Go on Facebook Marketplace and get something WAY bigger, way better quality, and a fraction of the cost...

    CAD, CAM, Scanning, Modelling, Machining and more. http://www.mcpii.com/3dservices.html


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    Default Re: Buying first metal lathe

    Quote Originally Posted by mcphill View Post
    Go on Facebook Marketplace and get something WAY bigger, way better quality, and a fraction of the cost...
    I'm not sure I would recommend this to someone who knows basically nothing about lathes and turning. There is a lot of good equipment out there and and lot of essentially scrap metal too. Unless you know what you are looking for you can wind up with a really bad experience.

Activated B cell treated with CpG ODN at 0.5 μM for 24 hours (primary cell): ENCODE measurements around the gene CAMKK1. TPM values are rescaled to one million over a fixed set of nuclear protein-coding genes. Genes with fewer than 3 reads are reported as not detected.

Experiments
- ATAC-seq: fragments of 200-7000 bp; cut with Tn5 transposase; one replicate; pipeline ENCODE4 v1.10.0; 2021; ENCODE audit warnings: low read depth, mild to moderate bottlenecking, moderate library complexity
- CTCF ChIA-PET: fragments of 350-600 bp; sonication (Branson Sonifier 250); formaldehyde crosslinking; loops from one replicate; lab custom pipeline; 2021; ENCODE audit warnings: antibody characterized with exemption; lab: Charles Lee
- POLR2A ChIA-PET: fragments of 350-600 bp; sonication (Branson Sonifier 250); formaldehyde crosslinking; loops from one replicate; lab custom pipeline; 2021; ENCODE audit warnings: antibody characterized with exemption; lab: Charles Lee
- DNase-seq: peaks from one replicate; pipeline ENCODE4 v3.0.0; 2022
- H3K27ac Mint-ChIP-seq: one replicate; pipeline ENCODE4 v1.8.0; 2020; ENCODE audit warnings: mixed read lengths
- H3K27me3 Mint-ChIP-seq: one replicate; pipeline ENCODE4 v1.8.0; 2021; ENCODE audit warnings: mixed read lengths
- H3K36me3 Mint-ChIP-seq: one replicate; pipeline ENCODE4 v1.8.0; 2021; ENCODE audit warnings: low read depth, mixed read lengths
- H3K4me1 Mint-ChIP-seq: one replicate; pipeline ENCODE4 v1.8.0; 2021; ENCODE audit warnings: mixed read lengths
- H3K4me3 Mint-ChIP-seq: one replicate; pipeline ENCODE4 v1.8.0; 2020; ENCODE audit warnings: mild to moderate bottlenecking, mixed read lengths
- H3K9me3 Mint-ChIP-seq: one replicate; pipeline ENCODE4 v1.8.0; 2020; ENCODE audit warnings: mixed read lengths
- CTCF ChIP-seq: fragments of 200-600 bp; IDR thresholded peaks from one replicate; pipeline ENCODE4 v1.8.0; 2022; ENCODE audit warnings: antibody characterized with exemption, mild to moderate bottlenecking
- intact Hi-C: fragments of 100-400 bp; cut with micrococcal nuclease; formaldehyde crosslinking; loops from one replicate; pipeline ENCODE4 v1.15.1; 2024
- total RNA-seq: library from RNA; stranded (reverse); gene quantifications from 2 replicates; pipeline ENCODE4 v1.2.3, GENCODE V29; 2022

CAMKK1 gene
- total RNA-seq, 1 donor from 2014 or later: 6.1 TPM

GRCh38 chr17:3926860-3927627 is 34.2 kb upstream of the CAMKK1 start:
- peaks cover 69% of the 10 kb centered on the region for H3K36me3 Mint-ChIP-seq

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    Default Re: Buying first metal lathe

    Hire someone that DOES know equipment, and don't waste money on toys. There are SO MANY crazy amazing deals on FB Marketplace, it's crazy!!! I got a 4-Axis Hitachi Seiki 30-tool changer CNC for $3000... Perfectly fine machine with a damaged Z axis servo. So throw in $2k and I got a $60k machine for $5k. Nuts!

    CAD, CAM, Scanning, Modelling, Machining and more. http://www.mcpii.com/3dservices.html


  12. #24
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    Default Re: Buying first metal lathe

    Just as an FYI.. at this point I am now leaning towards the Grizzly G0752Z. I am a little shocked myself. Two days ago I would have bet money that I would go with one of the two LMS machines I posted in my very first post. I really hope I don't end up with buyer's remorse however. I'm going to keep my fingers crossed and hope the a full tear-down and rebuild wont be required. It is probably several more weeks until I order, but I do appreciate all the advice and feedback I have received here.

    Doug



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Buying first metal lathe